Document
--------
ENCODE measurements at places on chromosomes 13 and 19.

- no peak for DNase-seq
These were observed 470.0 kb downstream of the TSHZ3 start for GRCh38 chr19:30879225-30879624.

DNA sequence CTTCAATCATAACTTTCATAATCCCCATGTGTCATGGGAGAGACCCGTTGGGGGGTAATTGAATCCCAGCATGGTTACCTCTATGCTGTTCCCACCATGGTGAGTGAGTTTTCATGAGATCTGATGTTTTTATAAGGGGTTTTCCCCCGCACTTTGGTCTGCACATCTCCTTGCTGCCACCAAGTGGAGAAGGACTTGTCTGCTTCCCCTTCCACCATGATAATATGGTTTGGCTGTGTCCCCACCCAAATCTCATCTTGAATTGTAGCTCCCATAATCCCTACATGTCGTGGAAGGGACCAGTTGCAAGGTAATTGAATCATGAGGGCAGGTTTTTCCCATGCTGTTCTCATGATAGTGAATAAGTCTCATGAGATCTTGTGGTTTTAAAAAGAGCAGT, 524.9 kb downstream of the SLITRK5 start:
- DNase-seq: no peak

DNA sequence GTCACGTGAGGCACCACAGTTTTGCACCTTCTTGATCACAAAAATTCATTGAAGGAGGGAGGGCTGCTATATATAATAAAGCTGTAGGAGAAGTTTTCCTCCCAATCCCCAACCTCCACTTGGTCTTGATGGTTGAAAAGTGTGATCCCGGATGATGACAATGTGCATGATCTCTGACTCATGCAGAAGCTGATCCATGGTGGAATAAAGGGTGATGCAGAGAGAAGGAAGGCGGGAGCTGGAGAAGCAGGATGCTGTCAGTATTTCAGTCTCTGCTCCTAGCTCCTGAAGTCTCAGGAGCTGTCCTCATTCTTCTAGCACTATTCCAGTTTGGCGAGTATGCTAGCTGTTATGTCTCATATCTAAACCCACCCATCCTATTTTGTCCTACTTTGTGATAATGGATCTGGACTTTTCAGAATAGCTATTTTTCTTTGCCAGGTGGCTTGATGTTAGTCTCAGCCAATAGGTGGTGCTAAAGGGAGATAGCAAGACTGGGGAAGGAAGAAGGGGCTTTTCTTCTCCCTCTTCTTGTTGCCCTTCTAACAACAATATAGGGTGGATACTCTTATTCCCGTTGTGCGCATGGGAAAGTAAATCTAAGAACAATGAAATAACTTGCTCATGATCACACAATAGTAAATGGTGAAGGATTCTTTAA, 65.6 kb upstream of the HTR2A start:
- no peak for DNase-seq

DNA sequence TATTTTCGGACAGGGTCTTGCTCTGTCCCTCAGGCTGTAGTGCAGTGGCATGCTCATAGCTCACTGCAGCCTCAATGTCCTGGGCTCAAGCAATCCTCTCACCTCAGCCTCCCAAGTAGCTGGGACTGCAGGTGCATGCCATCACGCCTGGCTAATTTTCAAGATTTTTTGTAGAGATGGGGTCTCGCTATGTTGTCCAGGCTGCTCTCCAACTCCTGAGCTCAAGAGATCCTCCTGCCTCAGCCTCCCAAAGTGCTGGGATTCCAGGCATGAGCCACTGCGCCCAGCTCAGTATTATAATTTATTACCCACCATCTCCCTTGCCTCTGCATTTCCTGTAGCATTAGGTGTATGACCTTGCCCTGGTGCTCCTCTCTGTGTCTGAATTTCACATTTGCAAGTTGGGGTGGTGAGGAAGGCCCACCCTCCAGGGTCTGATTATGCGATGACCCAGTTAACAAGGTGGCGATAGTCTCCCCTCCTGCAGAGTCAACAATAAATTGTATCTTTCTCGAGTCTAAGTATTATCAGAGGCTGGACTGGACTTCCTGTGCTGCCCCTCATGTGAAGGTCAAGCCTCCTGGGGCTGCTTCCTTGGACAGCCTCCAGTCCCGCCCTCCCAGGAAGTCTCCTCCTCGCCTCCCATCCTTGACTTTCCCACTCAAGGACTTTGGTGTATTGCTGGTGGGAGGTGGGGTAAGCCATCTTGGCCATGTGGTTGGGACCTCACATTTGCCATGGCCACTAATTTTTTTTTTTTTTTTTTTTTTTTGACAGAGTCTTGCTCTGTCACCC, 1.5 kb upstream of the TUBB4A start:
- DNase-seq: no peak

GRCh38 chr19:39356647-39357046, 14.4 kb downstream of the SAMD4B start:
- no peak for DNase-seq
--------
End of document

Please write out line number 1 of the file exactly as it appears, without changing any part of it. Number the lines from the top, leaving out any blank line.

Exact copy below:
ENCODE measurements at places on chromosomes 13 and 19.